The New Zealand dollar is headed for a 1.2 per cent weekly gain after the greenback fell on declining US yields and further losses on Wall Street.

The kiwi traded at 65.19 US cents at 5pm in Wellington from 65.18 US cents at 8am in Wellington and 64.75 cents yesterday. It traded at 64.41 US cents last Friday in New York. The trade-weighted index advanced to 71.16 from 70.95.

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It benefited from US dollar weakness after equity markets took a tumble and the yield on US 10-year Treasuries fell to around 3.15 per cent, down from 3.26 per cent earlier this week. Overnight data that showed US core inflation was steady at an annual pace of 2.2 per cent also weighed on the greenback as it pointed to further gradual, rather than aggressive, rate rises.

But the kiwi's gains may be short-lived.

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Martin Rudings, senior dealer foreign exchange at OMF, said the US Federal Reserve is still lifting rates so "the return of US dollar strength is just around the corner." He said the kiwi was likely to run into strong selling around 65.40 US cents.

Next week's domestic inflation data will be closely watched. Even if the number is higher than the central bank is expecting it is unlikely to change things as any lift will be largely driven by fuel. The Reserve Bank has previously said it will look through that volatility.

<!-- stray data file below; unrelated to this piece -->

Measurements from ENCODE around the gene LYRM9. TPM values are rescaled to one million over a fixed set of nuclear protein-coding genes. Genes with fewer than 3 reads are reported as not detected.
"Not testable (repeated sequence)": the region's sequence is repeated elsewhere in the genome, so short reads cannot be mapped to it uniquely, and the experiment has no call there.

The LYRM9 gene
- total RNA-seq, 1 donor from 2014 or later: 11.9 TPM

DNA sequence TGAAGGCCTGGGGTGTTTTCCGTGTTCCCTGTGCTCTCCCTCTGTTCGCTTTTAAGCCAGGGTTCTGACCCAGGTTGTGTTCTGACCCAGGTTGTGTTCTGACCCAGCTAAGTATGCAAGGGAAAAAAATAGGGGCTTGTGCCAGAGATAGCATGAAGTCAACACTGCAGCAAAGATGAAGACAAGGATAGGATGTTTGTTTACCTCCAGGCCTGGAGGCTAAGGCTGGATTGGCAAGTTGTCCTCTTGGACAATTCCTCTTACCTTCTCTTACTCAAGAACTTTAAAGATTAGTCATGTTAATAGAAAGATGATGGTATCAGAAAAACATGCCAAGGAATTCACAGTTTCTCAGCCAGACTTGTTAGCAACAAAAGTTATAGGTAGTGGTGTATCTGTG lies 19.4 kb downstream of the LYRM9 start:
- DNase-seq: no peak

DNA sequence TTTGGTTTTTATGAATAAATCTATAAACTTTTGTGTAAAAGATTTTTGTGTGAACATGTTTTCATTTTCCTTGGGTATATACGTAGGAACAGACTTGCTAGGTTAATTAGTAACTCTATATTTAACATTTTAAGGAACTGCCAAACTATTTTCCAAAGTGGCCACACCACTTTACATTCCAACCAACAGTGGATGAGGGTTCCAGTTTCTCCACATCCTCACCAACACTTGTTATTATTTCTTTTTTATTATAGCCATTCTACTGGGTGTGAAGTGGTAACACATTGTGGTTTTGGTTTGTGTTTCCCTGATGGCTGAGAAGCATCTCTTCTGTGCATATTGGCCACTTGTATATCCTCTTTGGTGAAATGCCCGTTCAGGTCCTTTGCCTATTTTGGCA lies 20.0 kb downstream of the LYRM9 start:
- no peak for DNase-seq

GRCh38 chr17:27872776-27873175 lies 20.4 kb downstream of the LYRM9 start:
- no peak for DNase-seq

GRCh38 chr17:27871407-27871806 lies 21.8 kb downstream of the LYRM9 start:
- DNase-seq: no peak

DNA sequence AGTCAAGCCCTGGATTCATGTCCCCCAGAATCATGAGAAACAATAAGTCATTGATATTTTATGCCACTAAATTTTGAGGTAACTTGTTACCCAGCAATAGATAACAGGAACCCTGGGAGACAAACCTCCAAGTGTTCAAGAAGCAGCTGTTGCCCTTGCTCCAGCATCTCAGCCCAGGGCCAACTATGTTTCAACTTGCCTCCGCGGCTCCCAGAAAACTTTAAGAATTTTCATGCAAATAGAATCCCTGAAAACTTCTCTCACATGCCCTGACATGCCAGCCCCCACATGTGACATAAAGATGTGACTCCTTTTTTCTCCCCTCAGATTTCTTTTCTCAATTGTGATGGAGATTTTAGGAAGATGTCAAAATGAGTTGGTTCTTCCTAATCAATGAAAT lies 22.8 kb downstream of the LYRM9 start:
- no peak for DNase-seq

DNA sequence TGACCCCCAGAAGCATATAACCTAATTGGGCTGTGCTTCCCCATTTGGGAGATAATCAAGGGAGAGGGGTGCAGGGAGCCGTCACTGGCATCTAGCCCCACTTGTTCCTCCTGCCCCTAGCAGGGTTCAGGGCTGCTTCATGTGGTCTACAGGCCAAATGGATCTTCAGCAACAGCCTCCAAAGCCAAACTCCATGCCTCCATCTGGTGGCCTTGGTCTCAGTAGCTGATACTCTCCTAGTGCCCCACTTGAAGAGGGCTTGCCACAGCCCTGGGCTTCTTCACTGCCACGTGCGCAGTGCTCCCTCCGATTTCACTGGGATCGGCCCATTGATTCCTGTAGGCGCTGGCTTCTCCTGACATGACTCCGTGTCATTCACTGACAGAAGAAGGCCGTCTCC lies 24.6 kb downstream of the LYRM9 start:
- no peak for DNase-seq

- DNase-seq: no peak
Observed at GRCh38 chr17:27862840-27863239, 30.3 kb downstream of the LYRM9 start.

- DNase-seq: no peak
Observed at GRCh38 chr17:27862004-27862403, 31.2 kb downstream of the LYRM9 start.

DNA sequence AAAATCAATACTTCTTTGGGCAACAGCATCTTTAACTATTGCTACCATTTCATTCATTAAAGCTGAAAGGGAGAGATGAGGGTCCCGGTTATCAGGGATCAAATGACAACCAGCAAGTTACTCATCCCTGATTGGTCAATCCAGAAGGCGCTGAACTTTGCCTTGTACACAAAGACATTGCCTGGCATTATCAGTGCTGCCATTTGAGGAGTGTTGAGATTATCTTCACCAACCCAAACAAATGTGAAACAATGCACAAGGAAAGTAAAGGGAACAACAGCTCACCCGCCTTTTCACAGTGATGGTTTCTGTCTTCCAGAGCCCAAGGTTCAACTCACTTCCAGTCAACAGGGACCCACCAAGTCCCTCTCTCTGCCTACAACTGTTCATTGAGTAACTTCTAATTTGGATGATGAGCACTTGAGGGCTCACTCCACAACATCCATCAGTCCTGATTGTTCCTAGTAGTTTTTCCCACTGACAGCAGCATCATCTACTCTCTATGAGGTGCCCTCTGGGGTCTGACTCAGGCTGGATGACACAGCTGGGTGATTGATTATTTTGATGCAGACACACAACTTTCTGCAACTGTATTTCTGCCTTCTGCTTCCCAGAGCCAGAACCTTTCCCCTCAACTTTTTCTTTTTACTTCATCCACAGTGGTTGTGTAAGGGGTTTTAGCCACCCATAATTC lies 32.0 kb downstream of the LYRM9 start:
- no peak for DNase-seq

The consumers price index probably rose 0.7 per cent in the three months ended September 30, for an annual increase of 1.7 per cent, according to the median in a poll of 14 economists surveyed by Bloomberg. The central bank expects 0.4 per cent, and an annual rise of 1.4 per cent.

Even if the inflation number is strong "the market would be foolish to take that as a massive sign to buy kiwi as the RBNZ is going to look through fuel," Rudings said.

The kiwi was at 91.44 Australian cents from 91.51 cents yesterday. It traded at 4.4976 Chinese yuan from 4.4872 yuan and rose to 73.25 yen from 72.59 yen. The local currency increased to 49.25 British pence from 48.94 pence yesterday and rose to 56.19 euro cents from 55.97 cents.

New Zealand's two-year rate was unchanged at 2.01 per cent while 10-year swaps rose 3 basis points to 2.92 per cent.